The Rev. Jesse Jackson was recently back in the Bay Area and talking tough. But during this trip, the civil-rights legend failed to showcase anything new.What we now have is disparity by class and culture, Jackson told the congregation of Richmonds Bethlehem Missionary Baptist Church on Jan. 25. Too few got too much. In what reporters described as a rousing talk, Jackson drew parallels between the voting struggles of the 1960s and the diversity gap in boardrooms and at major companies today. He also cited an opportunity gap and as Jennifer Baires of this newspapers put it, he urged people to take the fight to Silicon Valleys large corporations and others in power. This is essentially the same line Jackson took last December in Silicon Valley. He dusted off the same old model of you owe us, to a group that is committed to attracting the best minds and building success by adding unique value. Jacksons time would have been better spent in conversation with teachers and educators about updating educator skills and performance criteria rather than reinforcing the existing system based on tenure. Proficiency also deserves attention, and greater responsibility for the educators product for the private sector, Silicon Valley in particular. A cutting-edge place like that invites opportunity to gather support and funding of virtual mentoring platforms that target community college and university STEM students. That stands for Science, Technology, Engineering and Math education, and thats what it takes to succeed in Silicon Valley or any high-tech venue. Instead of a fight with Silicon Valley, one could weigh in on the idea of having coding and programming introduced at the early elementary school level of skills and knowledge building. And how about technological proficiency exams for educators and administrators.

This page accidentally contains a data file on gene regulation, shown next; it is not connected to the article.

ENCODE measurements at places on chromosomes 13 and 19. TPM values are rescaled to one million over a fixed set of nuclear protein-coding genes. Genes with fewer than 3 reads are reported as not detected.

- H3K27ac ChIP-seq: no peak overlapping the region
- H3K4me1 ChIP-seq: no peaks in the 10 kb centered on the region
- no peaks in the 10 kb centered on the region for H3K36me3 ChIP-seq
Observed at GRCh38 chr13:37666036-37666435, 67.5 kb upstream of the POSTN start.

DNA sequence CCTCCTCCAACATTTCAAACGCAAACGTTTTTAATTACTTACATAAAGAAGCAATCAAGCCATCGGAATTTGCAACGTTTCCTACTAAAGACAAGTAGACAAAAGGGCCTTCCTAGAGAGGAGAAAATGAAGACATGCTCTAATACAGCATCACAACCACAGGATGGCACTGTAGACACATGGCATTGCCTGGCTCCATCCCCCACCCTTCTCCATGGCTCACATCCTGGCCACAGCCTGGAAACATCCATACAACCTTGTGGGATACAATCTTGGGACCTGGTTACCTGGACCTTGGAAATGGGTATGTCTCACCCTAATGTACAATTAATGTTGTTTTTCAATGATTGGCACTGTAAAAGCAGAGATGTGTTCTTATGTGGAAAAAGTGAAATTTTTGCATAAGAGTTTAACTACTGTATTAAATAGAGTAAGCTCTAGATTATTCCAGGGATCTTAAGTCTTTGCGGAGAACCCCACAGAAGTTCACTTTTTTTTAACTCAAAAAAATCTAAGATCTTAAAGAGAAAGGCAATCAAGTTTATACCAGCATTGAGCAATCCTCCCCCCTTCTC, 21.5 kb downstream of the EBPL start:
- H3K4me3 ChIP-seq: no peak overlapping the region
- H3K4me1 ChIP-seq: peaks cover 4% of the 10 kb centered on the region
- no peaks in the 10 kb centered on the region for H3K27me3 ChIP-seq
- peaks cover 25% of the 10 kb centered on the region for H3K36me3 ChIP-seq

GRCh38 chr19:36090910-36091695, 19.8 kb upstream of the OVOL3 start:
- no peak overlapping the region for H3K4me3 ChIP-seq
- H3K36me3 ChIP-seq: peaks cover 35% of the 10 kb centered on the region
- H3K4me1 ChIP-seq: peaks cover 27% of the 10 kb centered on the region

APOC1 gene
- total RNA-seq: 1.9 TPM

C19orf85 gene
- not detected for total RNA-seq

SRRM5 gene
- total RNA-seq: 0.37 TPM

Of course, that might disturb the teacher unions and those politicians and bureaucrats intent on dumbing-down the curriculum. Jackson doesnt want to take the fight to this crowd. Instead, he targets Silicon Valley entrepreneurs.
He could be focused on emphasizing the importance of funding intrapreneur skill building. That is, someone who will work for someone else, but be able to treat their employers business like their own. As Richard Florida showed in The Creative Class, that kind of collaboration creates an economic unit committed to performance and value building.
Jackson shows little inclination to examine the state of business education in our schools. That includes exposure to for-profit business models, intellectual property creation and commercialization. Thats what drives success and prosperity.
Jackson wants to coerce the successful, not-those whos policies promote mediocrity and failure. African-Americans who find themselves confused about this message might focus on Roy Clay, the black Godfather of Silicon Valley.
Roy Clay grew up poor in Kinloch, Missouri, which is a neighboring community of Ferguson, Missouri, but believed he could learn to do anything. He majored in math at St. Louis University then moved on to Hewlett-Packard, where he headed a team that created the HP-2116, the worlds first minicomputer. In 2003, Roy Clay was inducted into the Silicon Valley Engineering Councils Hall of Fame.
Clay didnt take his fight to the street. Roy Clays model for inclusion began with being educated and prepared. He knew hard work, determination and creativity would be his ticket to success.
Jackson needs to do more listening and learning from a man like Roy Clay, so he can more effectively lead his followers.
|Robert L. Morris, Jr., is a Policy Fellow at the Independent Institute in Oakland, Calif.|